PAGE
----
Family business leaves Royston High Street after almost 30 years

PUBLISHED: 07:29 28 March 2019 | UPDATED: 07:29 28 March 2019

Stationery Cupboard in Royston is leaving the High Street after 30 years. Picture: David Hatton

Stationery Cupboard in Royston is leaving the High Street after 30 years. Picture: David Hatton

Archant

A family business which has been in Royston High Street for almost 30 years has closed its shop.

Stationery Cupboard announced last Monday that they would be closing the store, with the business moving online.

In a statement posted on the company’s Facebook page, they said: “After nearly 30 happy years, Stationery Cupboard is moving on from the High Street.

“We’ve loved being here and we’re sad to say goodbye. But, truth be told, we’re also really excited by the future.

“We’ll now be focusing on our online business, launching in April. Either way, you’ll find that what really matters hasn’t changed at all.

“We remain as dedicated as we’ve always been to providing a great local service, a wide range of products and expert advice.”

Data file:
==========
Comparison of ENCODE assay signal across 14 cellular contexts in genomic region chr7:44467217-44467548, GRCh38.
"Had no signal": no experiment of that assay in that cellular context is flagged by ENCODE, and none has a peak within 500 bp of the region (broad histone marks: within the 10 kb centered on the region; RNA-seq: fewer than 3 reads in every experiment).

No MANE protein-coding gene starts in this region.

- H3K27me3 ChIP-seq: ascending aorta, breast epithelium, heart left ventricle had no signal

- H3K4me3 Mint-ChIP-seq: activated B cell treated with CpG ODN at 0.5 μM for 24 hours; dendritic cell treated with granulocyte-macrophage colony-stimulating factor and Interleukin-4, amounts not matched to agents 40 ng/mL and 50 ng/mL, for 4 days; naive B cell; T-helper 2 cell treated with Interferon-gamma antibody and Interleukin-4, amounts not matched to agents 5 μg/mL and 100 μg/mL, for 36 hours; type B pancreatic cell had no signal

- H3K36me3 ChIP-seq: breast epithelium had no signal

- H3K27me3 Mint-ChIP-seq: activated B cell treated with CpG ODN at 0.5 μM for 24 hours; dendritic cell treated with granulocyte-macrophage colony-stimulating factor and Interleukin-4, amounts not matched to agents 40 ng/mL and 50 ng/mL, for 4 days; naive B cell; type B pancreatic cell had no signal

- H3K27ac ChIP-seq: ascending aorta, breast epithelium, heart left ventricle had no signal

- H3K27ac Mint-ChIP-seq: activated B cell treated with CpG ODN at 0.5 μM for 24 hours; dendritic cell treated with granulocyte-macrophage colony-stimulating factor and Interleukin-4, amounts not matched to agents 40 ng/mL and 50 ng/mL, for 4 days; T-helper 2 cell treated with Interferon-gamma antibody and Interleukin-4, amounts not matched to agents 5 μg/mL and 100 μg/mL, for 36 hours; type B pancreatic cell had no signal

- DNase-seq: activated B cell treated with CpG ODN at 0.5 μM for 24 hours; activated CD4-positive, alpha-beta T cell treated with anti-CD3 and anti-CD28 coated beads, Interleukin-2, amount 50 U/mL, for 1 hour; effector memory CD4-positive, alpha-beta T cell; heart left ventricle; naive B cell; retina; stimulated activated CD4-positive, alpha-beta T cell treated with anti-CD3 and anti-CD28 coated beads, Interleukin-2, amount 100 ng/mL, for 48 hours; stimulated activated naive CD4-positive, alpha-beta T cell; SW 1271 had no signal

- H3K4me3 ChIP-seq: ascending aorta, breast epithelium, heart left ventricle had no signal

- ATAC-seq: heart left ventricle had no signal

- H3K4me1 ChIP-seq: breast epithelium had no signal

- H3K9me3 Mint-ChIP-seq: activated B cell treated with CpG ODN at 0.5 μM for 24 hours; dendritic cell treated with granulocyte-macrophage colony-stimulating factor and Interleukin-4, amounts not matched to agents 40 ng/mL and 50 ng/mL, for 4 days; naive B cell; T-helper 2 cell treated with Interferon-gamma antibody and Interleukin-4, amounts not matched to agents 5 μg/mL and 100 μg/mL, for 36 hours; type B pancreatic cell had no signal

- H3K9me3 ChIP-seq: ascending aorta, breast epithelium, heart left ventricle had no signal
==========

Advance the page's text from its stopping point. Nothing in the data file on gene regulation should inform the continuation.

In a second statement posted last Wednesday, the reason behind the closure was explained.

“It was a very difficult decision but one we had to make,” they said.

“We have two customer groups, shop and commercial. Like many high street businesses, we have seen sales and profit reduce sharply from our shop customers.

“Supporting this decline is no longer viable. In contrast, our commercial customers continue to deliver growth.”

Campaigner Clive Porter is set to hold an emergency meeting for businesses in the town over the next two weeks amid a trend of shop closures.

Speaking to the Crow, he raised concerns about independent businesses being sold, saying: “Shoppers are complaining that they cannot purchase a wider choice of goods and are calling for more retail units, and less service outlets.

“They cite not only both the town and district councils for the deprivation of the town centre, but also the government policies surrounding planning.

“The government is pursuing its policies of assisting landlords to make more money by turning retail and storage space into flat accommodation. We have already witnessed two thriving Royston businesses being sacrificed to this end, Mello’s Coffee House in the Angel Pavement and, more recently, the John Street ladies’ store, Occasions for Less.

“Town centres need to be put on to a level playing field with the internet giants.We will lobby the councils and MPs until they start to listen. Royston deserves better.”

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